PART ONE – Here is my love-story from the Brockwood gathering in 1974 – the year of the storm when a great tree fell in the grounds. I was 25. For me, K was not an “intellectual”. He spoke of relationship NOW. It was crucial in his private life with Rosalind Rajagopal and others, and his global life as a speaker. Around his life thread, I noticed an acting-out of romance and love affairs. It was in his energy field. We were challenged by him, not to string “weights” on him or onto each other. I tasted freedom, and it was an agony to fall back into the trap.
Krishnamurti’s talks are fully documented, so this memoir has just my memory of what he said, which I wrote down shortly afterwards. Decades later, I bought the 1974 Brockwood tapes – you can hear the rain and the wind on the tent! My digest had caught their gist well enough. But I added an extract from The Awakening of Intelligence.
My father has a vivid memory of K’s gesture in a crowded room; a little old lady approached him with her difficulty. K took her to a window seat, put his arm round her, and gave her his total, tender attention. I see his birdlike intensity even now, soft and sharp.
An early painting of Krishnamurti
The hay ripples silver with the wind chasing games of sun and clouds. Mind makes tracks for herself. She walks through tangled shining trees and shafts of sunlight. The soft black mud oozes up between my toes and splashes ankles. My feet tread softly and sometimes slither, and thrill a little to the ground.: soft with grass or sharp with earth and stones.
Somewhere in a corner of Hampshire are we, mind and I. I am camping in a tent tonight. We are here for a Krishnamurti gathering at Brockwood Park. He spoke this afternoon in a marquee tent, vibrant, passionate, quivering and tender.
My tent is pitched near the house, a sagging little shelter of bleached grey canvas from my childhood, on leafy ground under the orchard trees. Like a cat to settle, I prowled up and down to find the right place – where the action is, and also oasis, among all the other pointed private islands emerging. The voices. The soft bangs of a wooden mallet on pegs. Woody smells break up from the rain-drunk autumnal earth, and big clouds traverse so great a sky, holding hands.
And now – it is much later – trying to sleep on damp soil, my small tent sags between two peaks, dark, with the full moon bursting out silver here and there. A man picks a guitar in the tea-making tent nearby. Sounds of laughter, of swearing, of someone drumming on a tin can. Sounds of all these people sleeping, lovemaking, talking under canvas, under fruit trees that drip fat splats of dew. Somewhere under the roof of the long, low white house, among his stalwart satellites, Krishnamurti went off to bed at 7.30. He gets up before dawn, and does two hours of yoga. Daniel, whom I got talking to, by the big tree in the grounds, talks most passionately of K. He spoke to K a little earlier today, when they were all carrying blankets and things.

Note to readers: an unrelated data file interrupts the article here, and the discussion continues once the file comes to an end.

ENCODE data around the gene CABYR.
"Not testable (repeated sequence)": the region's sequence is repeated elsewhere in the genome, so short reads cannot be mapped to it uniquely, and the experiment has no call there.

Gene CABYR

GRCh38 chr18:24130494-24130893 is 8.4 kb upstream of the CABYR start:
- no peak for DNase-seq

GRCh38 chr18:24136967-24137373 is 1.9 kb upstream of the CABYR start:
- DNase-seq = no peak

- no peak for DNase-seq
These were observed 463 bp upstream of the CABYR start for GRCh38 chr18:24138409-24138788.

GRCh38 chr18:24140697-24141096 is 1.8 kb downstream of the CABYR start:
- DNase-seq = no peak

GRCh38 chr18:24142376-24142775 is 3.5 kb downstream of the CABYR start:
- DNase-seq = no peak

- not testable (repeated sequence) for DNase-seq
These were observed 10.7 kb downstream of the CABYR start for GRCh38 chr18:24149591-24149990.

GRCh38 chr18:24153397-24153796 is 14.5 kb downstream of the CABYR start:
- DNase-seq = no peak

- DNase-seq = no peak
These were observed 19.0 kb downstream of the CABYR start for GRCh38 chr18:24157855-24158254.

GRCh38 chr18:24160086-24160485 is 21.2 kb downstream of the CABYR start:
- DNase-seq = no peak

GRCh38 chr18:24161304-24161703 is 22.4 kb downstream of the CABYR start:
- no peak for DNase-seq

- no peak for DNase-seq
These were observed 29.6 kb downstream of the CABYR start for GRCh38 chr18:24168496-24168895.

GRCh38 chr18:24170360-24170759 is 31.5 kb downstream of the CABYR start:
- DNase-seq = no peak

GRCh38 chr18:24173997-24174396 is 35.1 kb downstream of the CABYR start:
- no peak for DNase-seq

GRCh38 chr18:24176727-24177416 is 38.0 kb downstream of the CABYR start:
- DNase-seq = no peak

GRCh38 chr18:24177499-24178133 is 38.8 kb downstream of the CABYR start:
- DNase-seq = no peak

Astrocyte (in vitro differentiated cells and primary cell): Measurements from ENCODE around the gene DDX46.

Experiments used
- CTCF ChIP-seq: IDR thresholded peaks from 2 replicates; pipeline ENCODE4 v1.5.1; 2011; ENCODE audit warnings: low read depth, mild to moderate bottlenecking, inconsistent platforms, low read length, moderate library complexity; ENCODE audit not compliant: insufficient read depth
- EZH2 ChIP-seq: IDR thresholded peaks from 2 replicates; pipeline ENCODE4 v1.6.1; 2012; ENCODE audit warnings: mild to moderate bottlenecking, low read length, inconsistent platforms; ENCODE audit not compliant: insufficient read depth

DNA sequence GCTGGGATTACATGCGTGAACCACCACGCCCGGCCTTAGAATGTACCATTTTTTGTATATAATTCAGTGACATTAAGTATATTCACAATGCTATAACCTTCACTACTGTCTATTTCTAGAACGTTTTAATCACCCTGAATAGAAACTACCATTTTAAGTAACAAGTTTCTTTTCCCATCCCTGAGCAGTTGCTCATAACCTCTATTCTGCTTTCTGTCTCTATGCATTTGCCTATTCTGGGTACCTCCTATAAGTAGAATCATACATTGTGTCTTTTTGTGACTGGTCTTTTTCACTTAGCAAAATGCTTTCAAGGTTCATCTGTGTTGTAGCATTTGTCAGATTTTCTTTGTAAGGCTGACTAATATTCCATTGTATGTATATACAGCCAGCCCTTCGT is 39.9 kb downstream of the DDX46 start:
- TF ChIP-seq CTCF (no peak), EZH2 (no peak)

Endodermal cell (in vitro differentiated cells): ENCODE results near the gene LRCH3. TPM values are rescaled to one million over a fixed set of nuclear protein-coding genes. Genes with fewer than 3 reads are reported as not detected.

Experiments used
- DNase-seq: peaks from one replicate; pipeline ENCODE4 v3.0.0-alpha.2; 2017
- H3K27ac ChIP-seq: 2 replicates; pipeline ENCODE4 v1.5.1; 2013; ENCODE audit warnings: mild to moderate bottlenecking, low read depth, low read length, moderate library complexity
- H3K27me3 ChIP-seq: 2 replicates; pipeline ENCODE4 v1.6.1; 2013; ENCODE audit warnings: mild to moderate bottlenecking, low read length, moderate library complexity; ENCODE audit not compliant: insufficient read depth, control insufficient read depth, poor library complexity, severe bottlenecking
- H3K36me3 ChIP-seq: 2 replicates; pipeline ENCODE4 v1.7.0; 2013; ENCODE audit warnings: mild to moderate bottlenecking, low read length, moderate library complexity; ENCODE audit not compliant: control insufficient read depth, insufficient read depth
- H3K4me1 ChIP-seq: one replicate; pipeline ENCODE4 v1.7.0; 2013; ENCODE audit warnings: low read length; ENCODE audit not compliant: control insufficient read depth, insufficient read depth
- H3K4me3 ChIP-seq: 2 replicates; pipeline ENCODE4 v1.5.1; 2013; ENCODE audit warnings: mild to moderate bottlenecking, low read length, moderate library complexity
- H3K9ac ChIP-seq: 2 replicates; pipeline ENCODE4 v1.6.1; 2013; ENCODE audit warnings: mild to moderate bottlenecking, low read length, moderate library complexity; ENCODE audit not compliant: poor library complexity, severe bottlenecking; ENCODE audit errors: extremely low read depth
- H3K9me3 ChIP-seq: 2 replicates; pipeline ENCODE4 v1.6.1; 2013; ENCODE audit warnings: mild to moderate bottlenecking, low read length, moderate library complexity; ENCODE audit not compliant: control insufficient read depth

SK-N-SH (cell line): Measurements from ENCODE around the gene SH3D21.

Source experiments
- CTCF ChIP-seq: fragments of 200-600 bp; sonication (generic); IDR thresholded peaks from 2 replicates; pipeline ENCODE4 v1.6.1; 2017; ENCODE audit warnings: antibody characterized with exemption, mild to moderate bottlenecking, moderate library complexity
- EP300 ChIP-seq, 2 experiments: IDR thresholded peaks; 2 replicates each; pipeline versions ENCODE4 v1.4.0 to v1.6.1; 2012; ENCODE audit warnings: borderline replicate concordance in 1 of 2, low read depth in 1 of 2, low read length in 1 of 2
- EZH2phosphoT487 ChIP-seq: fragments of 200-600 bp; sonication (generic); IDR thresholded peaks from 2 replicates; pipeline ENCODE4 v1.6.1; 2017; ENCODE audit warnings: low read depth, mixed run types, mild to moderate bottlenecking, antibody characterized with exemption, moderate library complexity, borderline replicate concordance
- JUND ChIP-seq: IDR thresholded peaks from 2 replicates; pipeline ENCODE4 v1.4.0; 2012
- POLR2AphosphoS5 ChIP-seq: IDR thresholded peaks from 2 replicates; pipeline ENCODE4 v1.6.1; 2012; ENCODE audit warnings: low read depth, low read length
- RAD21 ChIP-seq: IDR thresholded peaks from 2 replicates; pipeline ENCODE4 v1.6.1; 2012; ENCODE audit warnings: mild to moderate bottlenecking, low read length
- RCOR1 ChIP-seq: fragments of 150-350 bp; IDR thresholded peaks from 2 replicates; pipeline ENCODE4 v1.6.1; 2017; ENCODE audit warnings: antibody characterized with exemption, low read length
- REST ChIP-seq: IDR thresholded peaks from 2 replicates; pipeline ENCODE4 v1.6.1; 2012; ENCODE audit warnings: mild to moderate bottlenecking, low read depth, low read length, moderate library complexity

There were tall, towering trees and a luminous gold sunlight through the wet wind.
He came from Canada. I noticed his gentle gesture among the people, earlier. He came up to me near the big tree, when I was trying to sketch K from memory, and I covered my drawing nervously with my hands. He talked from the core of himself – “Alone, alone? a word – a shape – a gown! Ah look at her, this so seductive idea. She is an excuse to wrap around a fact that never changes. What d’you mean, alone? What is alone – what do you feel? right now? See what doesn’t change – the stars, the trees. Listen to this! When you look at yourself without the eyes of time, what or who is there to look?”
“I don’t have anything,” Daniel said, his eyes glowing inward “if I have no silence of mind. Is she, the idea, is she ever at peace? What a fret her mirror is…”
Cold rain coasted onto the leaves over us, as night fell. Suddenly we jumped up and ran and ran together, very swift, all the way back to the tents. When my feet are bare, I almost fly. He wore heavy boots on his, for the weather. We hugged and kissed in the dark field after the rain… his long, childlike arms and black beard.
It is bound to happen, in a place like this. The pattern of relationships through the encampment is like the making of stars, and seems to be pre-existent to the known encounter.